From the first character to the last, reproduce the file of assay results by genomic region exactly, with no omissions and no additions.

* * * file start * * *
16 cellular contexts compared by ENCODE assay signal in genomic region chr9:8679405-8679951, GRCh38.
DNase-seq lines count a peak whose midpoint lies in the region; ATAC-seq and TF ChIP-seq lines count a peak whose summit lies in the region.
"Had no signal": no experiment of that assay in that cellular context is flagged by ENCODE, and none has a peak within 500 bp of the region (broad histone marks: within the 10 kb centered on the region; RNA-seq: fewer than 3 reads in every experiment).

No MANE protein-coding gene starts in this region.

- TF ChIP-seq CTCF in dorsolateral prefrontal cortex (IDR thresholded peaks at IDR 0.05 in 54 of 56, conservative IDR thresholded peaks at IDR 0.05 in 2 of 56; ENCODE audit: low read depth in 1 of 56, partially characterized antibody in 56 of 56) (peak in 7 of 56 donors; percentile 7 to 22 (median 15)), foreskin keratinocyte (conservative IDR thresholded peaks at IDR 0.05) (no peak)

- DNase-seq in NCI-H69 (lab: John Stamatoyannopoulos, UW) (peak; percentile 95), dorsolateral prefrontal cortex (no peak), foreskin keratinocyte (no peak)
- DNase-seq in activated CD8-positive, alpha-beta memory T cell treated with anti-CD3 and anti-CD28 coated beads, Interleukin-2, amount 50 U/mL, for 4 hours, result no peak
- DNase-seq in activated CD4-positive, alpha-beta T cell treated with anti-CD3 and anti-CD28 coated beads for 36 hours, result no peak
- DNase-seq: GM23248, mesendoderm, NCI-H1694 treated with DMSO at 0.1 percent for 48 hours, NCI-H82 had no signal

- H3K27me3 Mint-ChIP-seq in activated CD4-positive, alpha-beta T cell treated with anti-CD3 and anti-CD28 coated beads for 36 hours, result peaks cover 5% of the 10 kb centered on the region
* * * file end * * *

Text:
16 cellular contexts compared by ENCODE assay signal in genomic region chr9:8679405-8679951, GRCh38.
DNase-seq lines count a peak whose midpoint lies in the region; ATAC-seq and TF ChIP-seq lines count a peak whose summit lies in the region.
"Had no signal": no experiment of that assay in that cellular context is flagged by ENCODE, and none has a peak within 500 bp of the region (broad histone marks: within the 10 kb centered on the region; RNA-seq: fewer than 3 reads in every experiment).

No MANE protein-coding gene starts in this region.

- TF ChIP-seq CTCF in dorsolateral prefrontal cortex (IDR thresholded peaks at IDR 0.05 in 54 of 56, conservative IDR thresholded peaks at IDR 0.05 in 2 of 56; ENCODE audit: low read depth in 1 of 56, partially characterized antibody in 56 of 56) (peak in 7 of 56 donors; percentile 7 to 22 (median 15)), foreskin keratinocyte (conservative IDR thresholded peaks at IDR 0.05) (no peak)

- DNase-seq in NCI-H69 (lab: John Stamatoyannopoulos, UW) (peak; percentile 95), dorsolateral prefrontal cortex (no peak), foreskin keratinocyte (no peak)
- DNase-seq in activated CD8-positive, alpha-beta memory T cell treated with anti-CD3 and anti-CD28 coated beads, Interleukin-2, amount 50 U/mL, for 4 hours, result no peak
- DNase-seq in activated CD4-positive, alpha-beta T cell treated with anti-CD3 and anti-CD28 coated beads for 36 hours, result no peak
- DNase-seq: GM23248, mesendoderm, NCI-H1694 treated with DMSO at 0.1 percent for 48 hours, NCI-H82 had no signal

- H3K27me3 Mint-ChIP-seq in activated CD4-positive, alpha-beta T cell treated with anti-CD3 and anti-CD28 coated beads for 36 hours, result peaks cover 5% of the 10 kb centered on the region